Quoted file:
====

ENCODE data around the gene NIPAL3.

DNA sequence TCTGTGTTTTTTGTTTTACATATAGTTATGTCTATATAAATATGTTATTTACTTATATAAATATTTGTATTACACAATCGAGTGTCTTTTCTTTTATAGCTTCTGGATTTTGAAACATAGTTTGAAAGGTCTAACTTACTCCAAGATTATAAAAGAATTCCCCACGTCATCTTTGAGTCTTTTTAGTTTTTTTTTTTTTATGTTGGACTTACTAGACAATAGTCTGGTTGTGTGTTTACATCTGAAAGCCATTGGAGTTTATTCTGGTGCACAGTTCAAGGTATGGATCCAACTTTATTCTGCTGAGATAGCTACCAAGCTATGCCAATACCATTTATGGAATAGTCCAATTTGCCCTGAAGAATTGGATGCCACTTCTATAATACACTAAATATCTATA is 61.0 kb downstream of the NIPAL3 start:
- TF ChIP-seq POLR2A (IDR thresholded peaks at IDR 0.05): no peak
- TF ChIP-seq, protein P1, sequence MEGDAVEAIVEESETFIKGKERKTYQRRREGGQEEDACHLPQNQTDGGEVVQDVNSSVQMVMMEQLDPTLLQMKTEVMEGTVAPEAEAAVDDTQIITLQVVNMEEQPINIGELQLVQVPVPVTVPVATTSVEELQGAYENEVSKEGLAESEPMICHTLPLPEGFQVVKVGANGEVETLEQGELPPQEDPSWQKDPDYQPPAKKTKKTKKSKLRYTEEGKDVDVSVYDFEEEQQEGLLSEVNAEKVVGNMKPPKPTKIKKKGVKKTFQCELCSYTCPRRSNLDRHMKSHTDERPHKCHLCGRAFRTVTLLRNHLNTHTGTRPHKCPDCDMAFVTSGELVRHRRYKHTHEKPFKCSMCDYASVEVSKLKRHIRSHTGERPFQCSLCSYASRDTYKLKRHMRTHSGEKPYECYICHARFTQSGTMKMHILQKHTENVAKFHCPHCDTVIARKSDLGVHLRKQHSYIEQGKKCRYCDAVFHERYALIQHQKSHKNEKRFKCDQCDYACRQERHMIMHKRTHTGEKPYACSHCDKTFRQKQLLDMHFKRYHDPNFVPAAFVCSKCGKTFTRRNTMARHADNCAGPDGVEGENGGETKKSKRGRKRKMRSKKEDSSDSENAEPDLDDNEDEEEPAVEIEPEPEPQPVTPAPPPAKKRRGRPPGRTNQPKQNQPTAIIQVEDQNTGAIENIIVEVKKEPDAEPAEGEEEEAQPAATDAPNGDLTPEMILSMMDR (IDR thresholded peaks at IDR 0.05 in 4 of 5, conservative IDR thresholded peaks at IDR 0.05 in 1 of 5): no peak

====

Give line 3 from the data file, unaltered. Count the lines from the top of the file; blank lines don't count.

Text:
- TF ChIP-seq POLR2A (IDR thresholded peaks at IDR 0.05): no peak